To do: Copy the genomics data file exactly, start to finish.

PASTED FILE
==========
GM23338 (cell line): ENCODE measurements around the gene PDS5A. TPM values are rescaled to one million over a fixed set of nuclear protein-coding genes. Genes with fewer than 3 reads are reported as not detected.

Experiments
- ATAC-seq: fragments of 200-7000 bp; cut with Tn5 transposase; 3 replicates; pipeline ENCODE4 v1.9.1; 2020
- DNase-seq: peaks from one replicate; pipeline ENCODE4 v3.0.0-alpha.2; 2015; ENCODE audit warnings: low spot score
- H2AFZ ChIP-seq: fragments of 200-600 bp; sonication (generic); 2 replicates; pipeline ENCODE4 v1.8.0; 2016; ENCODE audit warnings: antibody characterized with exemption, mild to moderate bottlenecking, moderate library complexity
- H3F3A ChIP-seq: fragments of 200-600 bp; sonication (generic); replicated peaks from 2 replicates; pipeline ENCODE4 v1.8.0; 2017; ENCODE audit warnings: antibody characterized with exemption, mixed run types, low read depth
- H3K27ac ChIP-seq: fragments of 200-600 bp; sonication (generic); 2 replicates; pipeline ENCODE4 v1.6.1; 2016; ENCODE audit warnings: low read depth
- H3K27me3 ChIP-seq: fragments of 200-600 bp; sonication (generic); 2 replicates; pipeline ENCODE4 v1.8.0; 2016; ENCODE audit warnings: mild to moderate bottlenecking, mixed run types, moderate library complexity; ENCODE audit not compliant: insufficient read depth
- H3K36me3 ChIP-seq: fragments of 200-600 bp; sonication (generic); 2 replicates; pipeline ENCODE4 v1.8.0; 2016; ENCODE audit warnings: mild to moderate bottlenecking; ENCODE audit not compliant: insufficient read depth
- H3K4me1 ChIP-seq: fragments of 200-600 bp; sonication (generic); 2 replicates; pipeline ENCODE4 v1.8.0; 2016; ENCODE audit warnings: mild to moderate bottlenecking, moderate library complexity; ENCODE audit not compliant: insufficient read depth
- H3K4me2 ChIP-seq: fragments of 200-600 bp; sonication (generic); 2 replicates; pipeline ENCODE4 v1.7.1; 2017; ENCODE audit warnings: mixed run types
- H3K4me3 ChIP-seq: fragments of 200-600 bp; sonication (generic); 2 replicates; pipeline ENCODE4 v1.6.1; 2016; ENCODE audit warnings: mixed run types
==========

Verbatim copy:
GM23338 (cell line): ENCODE measurements around the gene PDS5A. TPM values are rescaled to one million over a fixed set of nuclear protein-coding genes. Genes with fewer than 3 reads are reported as not detected.

Experiments
- ATAC-seq: fragments of 200-7000 bp; cut with Tn5 transposase; 3 replicates; pipeline ENCODE4 v1.9.1; 2020
- DNase-seq: peaks from one replicate; pipeline ENCODE4 v3.0.0-alpha.2; 2015; ENCODE audit warnings: low spot score
- H2AFZ ChIP-seq: fragments of 200-600 bp; sonication (generic); 2 replicates; pipeline ENCODE4 v1.8.0; 2016; ENCODE audit warnings: antibody characterized with exemption, mild to moderate bottlenecking, moderate library complexity
- H3F3A ChIP-seq: fragments of 200-600 bp; sonication (generic); replicated peaks from 2 replicates; pipeline ENCODE4 v1.8.0; 2017; ENCODE audit warnings: antibody characterized with exemption, mixed run types, low read depth
- H3K27ac ChIP-seq: fragments of 200-600 bp; sonication (generic); 2 replicates; pipeline ENCODE4 v1.6.1; 2016; ENCODE audit warnings: low read depth
- H3K27me3 ChIP-seq: fragments of 200-600 bp; sonication (generic); 2 replicates; pipeline ENCODE4 v1.8.0; 2016; ENCODE audit warnings: mild to moderate bottlenecking, mixed run types, moderate library complexity; ENCODE audit not compliant: insufficient read depth
- H3K36me3 ChIP-seq: fragments of 200-600 bp; sonication (generic); 2 replicates; pipeline ENCODE4 v1.8.0; 2016; ENCODE audit warnings: mild to moderate bottlenecking; ENCODE audit not compliant: insufficient read depth
- H3K4me1 ChIP-seq: fragments of 200-600 bp; sonication (generic); 2 replicates; pipeline ENCODE4 v1.8.0; 2016; ENCODE audit warnings: mild to moderate bottlenecking, moderate library complexity; ENCODE audit not compliant: insufficient read depth
- H3K4me2 ChIP-seq: fragments of 200-600 bp; sonication (generic); 2 replicates; pipeline ENCODE4 v1.7.1; 2017; ENCODE audit warnings: mixed run types
- H3K4me3 ChIP-seq: fragments of 200-600 bp; sonication (generic); 2 replicates; pipeline ENCODE4 v1.6.1; 2016; ENCODE audit warnings: mixed run types